Medicaid Half-a-loaf Planning
Medicaid half-a-loaf planning is a procedure that can be used to reduce the amount that must be spent down in order to be eligible for Medicaid. This begins with the determination of just how many resources are in excess of the allowed amount. This is not as effective as divesting assets, but it can be an effective way to preserve some of the estate. In essence, the benefit is a 1:1 savings, meaning one dollar is preserved for each dollar that is spent. If the costs of care were to increase during the period of ineligibility, this process would become less effective.
New DRA Rules Annul Medicaid Half-A-Loaf Strategy
Unfortunately, this strategy is no longer an option. Under DRA rules and regulations, the penalty period will not start until the applicant has already applied for Medicaid benefits and has qualified. This means that in order to qualify, all assets must have already been spent down or transferred. For example, if the patient made a $50,000 gift, the penalty period would not start until the individual spent down that amount. If the nursing home rate was at $5,000 a month, the applicant would not start the penalty for 10 months. Since the gift was already made within 60 months, there would be a Medicaid penalty period of 10 months after the initial penalty, leaving the individual waiting for 20 months.
Reverse Medicaid Half-A-Loaf
If clients still want to use this type of strategy, they will have to use reverse half-a-loaf planning. This means that the applicant will gift all of the excess assets to heirs. They will then be turned down by Medicaid because of that gift. After this, the heirs will gift back the money that will then be used to pay for nursing home care expenses. Not every state will allow this to be done.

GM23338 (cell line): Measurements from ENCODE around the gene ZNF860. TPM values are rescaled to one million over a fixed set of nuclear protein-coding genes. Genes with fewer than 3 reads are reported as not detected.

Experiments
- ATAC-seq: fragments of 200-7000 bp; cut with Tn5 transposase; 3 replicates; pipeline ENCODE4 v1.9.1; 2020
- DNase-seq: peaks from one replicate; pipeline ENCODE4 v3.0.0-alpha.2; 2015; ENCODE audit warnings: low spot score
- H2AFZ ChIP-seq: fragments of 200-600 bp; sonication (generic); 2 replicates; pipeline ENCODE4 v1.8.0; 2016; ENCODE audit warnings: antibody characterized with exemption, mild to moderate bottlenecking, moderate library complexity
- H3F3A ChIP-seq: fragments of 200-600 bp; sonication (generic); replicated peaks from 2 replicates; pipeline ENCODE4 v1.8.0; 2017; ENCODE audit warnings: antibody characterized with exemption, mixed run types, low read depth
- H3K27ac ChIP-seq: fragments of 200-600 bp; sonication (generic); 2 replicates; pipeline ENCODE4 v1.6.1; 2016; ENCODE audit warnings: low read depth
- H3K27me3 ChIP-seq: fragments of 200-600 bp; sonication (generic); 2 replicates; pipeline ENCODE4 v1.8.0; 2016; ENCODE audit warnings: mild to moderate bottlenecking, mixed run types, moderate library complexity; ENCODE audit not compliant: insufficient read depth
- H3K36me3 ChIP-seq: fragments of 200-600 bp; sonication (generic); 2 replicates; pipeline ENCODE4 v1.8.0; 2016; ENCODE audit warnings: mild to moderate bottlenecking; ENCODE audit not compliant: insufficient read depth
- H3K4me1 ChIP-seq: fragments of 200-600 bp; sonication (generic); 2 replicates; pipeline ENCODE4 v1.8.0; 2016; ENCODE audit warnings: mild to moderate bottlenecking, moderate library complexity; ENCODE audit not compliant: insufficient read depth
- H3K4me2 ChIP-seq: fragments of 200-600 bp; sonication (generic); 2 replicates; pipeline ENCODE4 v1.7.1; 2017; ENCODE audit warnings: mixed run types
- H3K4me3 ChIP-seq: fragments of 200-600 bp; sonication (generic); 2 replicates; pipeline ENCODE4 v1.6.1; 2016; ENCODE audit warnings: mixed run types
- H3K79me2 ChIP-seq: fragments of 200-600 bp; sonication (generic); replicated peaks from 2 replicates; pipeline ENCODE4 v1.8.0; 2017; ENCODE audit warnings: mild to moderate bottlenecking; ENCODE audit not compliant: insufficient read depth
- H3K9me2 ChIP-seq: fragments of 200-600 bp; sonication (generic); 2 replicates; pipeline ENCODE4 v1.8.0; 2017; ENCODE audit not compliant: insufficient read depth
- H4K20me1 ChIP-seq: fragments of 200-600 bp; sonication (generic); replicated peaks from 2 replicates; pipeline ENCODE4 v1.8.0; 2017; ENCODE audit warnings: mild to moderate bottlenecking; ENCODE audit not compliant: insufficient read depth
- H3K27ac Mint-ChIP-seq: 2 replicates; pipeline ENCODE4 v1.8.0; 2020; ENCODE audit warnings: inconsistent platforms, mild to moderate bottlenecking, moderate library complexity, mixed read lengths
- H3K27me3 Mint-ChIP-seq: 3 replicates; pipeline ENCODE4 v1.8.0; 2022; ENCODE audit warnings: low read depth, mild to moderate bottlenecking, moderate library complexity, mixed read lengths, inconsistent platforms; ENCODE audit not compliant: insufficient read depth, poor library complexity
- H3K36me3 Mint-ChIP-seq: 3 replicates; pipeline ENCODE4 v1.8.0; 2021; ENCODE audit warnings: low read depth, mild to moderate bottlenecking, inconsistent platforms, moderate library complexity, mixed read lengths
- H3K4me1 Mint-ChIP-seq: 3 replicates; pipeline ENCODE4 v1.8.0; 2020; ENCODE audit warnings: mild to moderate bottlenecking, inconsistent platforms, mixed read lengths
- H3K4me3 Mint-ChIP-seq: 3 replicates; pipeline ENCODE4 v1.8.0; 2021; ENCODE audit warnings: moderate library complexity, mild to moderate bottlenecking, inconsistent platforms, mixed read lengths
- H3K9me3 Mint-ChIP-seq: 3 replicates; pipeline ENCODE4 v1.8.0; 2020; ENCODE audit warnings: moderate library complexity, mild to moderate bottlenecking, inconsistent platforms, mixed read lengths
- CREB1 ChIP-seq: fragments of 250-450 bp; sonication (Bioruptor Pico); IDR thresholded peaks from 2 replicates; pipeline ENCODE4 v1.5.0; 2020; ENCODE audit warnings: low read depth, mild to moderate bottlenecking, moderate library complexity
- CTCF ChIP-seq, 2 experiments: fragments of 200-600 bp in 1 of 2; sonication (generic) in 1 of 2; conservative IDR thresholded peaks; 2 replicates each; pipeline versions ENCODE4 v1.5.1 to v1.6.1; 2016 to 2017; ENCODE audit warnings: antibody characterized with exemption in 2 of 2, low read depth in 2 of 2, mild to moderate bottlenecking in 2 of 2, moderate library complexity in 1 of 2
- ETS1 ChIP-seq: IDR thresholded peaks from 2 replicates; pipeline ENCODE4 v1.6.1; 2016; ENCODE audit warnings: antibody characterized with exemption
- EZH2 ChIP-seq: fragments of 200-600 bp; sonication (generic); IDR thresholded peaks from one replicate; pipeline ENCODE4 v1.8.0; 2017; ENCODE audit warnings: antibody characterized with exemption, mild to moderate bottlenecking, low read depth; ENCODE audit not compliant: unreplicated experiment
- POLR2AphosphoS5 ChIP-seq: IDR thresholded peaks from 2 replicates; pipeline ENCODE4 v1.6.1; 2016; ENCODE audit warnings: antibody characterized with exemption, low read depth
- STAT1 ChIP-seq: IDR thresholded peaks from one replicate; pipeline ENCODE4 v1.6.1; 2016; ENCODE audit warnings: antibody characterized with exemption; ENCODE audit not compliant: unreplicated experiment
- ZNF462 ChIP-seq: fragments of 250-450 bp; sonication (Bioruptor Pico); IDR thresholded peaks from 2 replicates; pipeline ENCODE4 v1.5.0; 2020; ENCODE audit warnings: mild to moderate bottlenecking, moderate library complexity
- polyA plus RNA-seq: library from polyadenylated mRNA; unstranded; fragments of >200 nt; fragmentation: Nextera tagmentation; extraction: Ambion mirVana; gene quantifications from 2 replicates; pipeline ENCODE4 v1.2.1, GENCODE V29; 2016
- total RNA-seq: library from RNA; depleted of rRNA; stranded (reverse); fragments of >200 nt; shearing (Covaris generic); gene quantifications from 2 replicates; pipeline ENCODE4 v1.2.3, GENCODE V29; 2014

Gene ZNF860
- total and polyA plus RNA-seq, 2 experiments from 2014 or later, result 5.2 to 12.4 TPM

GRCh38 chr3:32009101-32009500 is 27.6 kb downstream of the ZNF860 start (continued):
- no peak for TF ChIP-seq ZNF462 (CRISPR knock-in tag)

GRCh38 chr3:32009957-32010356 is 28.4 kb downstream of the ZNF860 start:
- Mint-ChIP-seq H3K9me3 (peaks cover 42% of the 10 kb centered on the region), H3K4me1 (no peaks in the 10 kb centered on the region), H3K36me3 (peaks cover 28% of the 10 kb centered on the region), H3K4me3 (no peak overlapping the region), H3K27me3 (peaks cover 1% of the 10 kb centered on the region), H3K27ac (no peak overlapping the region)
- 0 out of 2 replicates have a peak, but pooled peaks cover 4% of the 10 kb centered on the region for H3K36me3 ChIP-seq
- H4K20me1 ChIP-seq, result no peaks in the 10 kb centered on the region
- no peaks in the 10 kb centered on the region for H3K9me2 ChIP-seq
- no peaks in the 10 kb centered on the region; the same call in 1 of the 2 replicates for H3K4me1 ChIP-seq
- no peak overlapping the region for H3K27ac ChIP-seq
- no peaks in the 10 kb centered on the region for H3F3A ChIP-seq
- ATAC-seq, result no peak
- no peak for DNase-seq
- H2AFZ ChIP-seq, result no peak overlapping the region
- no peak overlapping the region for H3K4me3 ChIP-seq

Reverse Medicaid Half-A-Loaf Planning & Medicaid Compliant Annuity
There is also another strategy that many Medicaid applicants are using. It is known as reverse half-a-load planning with a Medicaid compliant annuity. This involves the applicant gifting money to heirs and then paying a premium amount into an annuity that is Medicaid compliant. Since the annuity is not an asset that can be counted, the gifts can be smaller amounts and the income that is earned from the annuity can then be used to pay for any costs of the nursing home that are incurred during the penalty period.
The applicant must first determine how much money must go into the annuity in order to pay for care. If we assume that the gift amount is to be $45,000, the applicant may decide that they will need $50,000 to pay for care in a nursing home. That gift money would then be placed into an annuity and the income it generates would be used to pay the nursing home costs. The key to using this strategy successfully is to avoid generating too much income because it will make the applicant ineligible for Medicaid.
Read more information on Medicaid:
- Medicaid Rules Purchasing Annuities
- Medicaid Transfer Assets
- Medicaid Gifting Rules
- Medicaid Joint Accounts
- Hide Assets from Medicaid
- Hide Assets from Medicaid
- Medicaid Home Equity
- Medicaid Laws
- Medicaid Annuity
- Medicaid Income First Rule
- Medicaid Long Term Care Insurance
- Medicaid Look Back Period
- Medicaid Life Estate
- Medicaid Loan
- Medicaid Deficit Reduction Act
- Medicaid Case Study